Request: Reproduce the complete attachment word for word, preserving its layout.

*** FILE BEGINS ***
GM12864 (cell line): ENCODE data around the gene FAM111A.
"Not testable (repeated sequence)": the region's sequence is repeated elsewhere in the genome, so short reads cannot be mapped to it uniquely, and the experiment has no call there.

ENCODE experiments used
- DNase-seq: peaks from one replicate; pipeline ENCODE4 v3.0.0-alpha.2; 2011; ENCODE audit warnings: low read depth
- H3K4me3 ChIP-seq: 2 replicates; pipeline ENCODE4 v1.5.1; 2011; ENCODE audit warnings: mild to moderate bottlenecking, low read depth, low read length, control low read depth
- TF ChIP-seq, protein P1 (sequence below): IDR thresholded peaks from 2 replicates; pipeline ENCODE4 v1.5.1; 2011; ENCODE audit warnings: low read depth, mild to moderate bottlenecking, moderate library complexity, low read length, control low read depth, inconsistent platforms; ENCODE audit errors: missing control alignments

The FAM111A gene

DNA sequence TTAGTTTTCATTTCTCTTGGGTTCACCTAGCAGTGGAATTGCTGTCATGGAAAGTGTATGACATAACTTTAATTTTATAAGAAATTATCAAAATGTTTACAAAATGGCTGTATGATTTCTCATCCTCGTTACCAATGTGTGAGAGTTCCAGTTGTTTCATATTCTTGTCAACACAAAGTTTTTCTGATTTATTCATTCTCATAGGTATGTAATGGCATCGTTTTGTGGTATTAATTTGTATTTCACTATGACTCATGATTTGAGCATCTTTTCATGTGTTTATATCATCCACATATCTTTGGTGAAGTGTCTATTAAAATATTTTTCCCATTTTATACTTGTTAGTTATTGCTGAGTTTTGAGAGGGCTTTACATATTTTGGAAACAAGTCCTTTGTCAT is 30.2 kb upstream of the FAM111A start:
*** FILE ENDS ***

GM12864 (cell line): ENCODE data around the gene FAM111A.
"Not testable (repeated sequence)": the region's sequence is repeated elsewhere in the genome, so short reads cannot be mapped to it uniquely, and the experiment has no call there.

ENCODE experiments used
- DNase-seq: peaks from one replicate; pipeline ENCODE4 v3.0.0-alpha.2; 2011; ENCODE audit warnings: low read depth
- H3K4me3 ChIP-seq: 2 replicates; pipeline ENCODE4 v1.5.1; 2011; ENCODE audit warnings: mild to moderate bottlenecking, low read depth, low read length, control low read depth
- TF ChIP-seq, protein P1 (sequence below): IDR thresholded peaks from 2 replicates; pipeline ENCODE4 v1.5.1; 2011; ENCODE audit warnings: low read depth, mild to moderate bottlenecking, moderate library complexity, low read length, control low read depth, inconsistent platforms; ENCODE audit errors: missing control alignments

The FAM111A gene

DNA sequence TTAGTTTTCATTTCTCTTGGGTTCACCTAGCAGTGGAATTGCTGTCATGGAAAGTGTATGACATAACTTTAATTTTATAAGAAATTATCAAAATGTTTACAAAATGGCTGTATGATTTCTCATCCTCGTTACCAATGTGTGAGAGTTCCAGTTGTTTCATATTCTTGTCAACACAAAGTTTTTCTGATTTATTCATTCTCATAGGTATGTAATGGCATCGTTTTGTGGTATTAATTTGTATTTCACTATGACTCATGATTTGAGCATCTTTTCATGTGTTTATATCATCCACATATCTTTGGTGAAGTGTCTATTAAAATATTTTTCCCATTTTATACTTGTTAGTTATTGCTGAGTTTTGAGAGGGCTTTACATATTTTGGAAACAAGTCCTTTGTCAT is 30.2 kb upstream of the FAM111A start: